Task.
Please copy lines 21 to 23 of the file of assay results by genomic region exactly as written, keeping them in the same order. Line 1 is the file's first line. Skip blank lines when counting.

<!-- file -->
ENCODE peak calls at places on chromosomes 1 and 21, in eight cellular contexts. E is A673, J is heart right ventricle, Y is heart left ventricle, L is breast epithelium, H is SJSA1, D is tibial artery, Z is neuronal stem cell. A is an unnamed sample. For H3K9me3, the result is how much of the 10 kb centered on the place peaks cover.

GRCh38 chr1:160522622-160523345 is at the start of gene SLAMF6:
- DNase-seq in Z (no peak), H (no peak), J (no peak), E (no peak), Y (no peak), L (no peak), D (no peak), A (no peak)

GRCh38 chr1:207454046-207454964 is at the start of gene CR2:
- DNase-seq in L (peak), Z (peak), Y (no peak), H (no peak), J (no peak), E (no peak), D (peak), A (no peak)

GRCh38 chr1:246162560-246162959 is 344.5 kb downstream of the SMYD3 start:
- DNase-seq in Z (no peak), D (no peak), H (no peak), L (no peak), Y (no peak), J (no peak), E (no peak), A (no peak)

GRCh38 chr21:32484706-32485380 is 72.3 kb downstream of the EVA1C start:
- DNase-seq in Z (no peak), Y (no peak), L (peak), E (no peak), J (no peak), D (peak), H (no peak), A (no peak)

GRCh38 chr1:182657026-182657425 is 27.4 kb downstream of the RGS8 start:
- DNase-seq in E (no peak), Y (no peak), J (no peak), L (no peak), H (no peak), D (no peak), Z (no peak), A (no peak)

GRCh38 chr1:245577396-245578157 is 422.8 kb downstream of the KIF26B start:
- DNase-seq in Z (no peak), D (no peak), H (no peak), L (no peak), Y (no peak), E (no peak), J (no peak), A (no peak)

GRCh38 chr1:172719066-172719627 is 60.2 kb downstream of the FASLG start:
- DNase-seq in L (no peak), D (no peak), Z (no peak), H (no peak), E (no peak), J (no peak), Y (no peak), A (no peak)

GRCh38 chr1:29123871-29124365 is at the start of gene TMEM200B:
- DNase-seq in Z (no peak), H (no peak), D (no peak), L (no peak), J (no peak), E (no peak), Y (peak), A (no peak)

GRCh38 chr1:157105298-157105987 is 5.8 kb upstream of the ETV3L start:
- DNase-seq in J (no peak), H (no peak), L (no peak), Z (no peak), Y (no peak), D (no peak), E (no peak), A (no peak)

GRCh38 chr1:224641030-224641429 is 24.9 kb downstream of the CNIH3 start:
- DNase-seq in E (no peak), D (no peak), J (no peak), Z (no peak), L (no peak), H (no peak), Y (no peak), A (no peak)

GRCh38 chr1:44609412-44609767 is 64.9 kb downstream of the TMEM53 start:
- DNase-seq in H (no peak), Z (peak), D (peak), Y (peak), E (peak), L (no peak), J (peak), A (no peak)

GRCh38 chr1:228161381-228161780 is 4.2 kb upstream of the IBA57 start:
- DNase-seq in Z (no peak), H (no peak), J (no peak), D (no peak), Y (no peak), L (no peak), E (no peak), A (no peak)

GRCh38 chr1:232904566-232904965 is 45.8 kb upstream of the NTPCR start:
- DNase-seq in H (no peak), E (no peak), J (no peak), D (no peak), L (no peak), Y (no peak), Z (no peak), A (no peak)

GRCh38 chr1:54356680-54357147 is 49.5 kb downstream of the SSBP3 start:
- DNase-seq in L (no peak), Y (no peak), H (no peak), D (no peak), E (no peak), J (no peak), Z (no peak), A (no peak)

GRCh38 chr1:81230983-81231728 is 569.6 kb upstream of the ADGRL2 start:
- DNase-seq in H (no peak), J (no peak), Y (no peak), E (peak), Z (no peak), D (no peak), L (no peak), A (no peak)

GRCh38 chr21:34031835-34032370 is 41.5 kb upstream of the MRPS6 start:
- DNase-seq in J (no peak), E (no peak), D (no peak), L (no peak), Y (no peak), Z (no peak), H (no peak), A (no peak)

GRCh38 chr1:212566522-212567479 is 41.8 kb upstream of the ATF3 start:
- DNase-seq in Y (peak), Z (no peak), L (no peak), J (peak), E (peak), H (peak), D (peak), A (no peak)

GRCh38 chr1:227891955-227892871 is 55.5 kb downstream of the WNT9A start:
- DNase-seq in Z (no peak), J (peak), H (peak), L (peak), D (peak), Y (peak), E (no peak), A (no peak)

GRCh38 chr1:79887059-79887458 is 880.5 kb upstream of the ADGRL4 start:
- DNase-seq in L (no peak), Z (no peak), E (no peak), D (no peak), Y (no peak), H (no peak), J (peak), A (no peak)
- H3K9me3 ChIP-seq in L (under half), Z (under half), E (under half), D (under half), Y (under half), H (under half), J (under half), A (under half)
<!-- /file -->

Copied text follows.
- DNase-seq in E (no peak), D (no peak), J (no peak), Z (no peak), L (no peak), H (no peak), Y (no peak), A (no peak)

GRCh38 chr1:44609412-44609767 is 64.9 kb downstream of the TMEM53 start:
- DNase-seq in H (no peak), Z (peak), D (peak), Y (peak), E (peak), L (no peak), J (peak), A (no peak)